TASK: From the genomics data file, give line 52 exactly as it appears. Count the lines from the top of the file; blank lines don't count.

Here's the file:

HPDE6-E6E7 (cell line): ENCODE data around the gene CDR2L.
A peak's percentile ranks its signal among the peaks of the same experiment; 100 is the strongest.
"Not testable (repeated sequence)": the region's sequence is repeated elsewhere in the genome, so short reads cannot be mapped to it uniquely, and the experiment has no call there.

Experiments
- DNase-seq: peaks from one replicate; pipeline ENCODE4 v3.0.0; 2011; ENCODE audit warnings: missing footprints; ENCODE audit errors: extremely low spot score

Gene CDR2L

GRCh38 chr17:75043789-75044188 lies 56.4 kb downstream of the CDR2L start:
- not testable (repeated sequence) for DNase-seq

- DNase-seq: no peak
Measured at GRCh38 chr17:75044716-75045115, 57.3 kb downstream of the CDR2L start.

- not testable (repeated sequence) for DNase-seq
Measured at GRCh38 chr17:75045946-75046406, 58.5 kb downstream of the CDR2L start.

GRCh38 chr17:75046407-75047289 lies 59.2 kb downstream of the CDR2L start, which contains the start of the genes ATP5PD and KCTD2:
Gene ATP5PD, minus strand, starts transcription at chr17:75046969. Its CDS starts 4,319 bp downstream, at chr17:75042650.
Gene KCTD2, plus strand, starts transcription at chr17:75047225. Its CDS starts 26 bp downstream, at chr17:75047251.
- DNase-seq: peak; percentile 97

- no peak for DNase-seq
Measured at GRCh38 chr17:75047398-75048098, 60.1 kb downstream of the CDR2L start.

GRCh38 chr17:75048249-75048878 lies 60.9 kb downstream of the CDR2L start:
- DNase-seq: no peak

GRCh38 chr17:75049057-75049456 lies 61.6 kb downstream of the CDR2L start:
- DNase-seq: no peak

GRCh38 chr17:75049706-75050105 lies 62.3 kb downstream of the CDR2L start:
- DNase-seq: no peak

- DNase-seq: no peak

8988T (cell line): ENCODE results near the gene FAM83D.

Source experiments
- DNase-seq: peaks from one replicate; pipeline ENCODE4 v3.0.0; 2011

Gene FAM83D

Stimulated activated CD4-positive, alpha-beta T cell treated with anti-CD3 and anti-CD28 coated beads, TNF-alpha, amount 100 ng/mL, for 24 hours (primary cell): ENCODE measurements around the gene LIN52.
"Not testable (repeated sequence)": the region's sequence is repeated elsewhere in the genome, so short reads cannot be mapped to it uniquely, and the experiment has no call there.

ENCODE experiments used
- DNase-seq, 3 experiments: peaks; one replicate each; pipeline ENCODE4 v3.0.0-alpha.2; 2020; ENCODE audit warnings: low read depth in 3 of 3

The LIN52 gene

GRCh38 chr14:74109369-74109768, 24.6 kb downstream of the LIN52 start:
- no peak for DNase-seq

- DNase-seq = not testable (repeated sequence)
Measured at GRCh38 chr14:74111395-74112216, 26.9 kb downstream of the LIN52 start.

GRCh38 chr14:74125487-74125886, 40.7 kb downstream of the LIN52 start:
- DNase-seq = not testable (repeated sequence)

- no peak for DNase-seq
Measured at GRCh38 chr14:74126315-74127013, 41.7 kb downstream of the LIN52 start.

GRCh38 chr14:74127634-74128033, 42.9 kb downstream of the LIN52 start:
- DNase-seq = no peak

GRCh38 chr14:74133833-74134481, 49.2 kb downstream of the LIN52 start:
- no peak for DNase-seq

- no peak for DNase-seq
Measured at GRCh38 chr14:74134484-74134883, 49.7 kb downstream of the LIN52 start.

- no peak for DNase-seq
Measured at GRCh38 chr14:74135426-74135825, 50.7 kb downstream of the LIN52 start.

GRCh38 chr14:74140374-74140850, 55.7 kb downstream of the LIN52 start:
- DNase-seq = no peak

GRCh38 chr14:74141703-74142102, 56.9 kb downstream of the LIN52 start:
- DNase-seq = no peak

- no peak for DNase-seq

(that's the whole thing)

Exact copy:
- DNase-seq = no peak